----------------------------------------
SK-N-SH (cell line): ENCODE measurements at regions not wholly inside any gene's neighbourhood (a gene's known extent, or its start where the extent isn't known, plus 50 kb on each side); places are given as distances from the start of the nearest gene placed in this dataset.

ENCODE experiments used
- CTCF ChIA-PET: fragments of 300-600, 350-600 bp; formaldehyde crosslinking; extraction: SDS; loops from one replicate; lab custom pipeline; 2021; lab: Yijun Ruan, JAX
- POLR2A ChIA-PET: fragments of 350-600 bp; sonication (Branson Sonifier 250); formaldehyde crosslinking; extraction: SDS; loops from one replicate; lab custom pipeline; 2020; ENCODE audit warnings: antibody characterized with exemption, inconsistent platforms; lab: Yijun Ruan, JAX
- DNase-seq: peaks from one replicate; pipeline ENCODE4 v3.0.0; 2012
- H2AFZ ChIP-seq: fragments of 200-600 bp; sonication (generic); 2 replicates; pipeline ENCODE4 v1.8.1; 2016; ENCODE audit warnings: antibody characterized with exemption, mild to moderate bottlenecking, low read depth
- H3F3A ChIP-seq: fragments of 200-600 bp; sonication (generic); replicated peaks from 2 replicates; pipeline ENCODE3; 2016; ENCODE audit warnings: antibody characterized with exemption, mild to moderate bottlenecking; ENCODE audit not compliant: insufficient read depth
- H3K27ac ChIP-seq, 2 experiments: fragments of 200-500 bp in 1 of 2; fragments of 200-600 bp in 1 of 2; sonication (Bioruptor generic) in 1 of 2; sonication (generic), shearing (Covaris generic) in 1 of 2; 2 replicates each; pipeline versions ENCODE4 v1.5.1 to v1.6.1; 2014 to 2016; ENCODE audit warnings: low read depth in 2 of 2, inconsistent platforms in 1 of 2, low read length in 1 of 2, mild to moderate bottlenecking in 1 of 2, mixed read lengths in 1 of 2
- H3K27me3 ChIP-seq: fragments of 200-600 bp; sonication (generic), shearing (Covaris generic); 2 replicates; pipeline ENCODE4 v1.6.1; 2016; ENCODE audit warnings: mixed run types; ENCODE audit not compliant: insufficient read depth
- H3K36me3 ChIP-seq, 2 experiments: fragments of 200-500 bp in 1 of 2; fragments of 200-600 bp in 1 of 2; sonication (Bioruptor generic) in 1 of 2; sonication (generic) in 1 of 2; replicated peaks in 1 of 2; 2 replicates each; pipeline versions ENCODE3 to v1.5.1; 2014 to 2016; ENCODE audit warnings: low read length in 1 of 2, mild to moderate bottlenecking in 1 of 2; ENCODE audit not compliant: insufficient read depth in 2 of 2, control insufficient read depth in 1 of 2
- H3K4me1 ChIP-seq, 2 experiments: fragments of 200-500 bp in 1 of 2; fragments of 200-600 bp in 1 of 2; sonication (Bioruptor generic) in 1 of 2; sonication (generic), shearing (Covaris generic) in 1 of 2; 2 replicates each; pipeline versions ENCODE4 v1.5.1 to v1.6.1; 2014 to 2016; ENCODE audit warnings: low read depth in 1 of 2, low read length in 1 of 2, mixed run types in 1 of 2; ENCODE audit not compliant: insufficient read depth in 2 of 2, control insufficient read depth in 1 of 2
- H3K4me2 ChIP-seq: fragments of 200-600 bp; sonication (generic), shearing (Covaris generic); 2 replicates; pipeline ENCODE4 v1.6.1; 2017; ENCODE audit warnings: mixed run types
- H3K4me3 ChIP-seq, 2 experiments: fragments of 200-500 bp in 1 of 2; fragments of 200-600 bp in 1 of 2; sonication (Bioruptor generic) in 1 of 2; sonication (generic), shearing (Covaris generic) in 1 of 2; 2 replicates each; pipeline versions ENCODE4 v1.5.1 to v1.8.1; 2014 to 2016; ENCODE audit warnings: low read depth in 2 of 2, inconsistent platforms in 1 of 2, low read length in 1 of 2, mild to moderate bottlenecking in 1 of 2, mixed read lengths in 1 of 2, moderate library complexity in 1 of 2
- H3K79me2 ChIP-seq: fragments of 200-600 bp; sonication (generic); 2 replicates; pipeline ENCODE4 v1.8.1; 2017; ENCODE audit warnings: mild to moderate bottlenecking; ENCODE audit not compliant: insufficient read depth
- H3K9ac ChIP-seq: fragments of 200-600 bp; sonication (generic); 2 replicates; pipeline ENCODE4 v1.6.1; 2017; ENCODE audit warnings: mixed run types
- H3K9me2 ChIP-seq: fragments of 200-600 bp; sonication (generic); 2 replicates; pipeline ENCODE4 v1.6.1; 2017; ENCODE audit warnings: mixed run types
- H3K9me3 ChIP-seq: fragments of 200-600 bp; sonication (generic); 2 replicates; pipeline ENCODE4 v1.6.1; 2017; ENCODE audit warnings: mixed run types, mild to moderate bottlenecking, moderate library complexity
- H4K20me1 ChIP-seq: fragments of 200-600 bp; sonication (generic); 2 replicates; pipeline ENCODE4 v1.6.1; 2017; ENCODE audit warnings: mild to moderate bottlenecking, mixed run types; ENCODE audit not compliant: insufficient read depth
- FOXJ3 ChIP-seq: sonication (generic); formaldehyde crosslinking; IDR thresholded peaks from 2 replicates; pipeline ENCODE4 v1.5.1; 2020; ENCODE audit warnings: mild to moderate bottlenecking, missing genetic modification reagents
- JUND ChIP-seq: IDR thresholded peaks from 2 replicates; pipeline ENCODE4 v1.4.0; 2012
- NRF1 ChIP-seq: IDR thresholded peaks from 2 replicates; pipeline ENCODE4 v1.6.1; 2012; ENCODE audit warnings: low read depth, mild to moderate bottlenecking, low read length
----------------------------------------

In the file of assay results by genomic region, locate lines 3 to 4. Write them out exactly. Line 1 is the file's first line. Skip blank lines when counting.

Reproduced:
- CTCF ChIA-PET: fragments of 300-600, 350-600 bp; formaldehyde crosslinking; extraction: SDS; loops from one replicate; lab custom pipeline; 2021; lab: Yijun Ruan, JAX
- POLR2A ChIA-PET: fragments of 350-600 bp; sonication (Branson Sonifier 250); formaldehyde crosslinking; extraction: SDS; loops from one replicate; lab custom pipeline; 2020; ENCODE audit warnings: antibody characterized with exemption, inconsistent platforms; lab: Yijun Ruan, JAX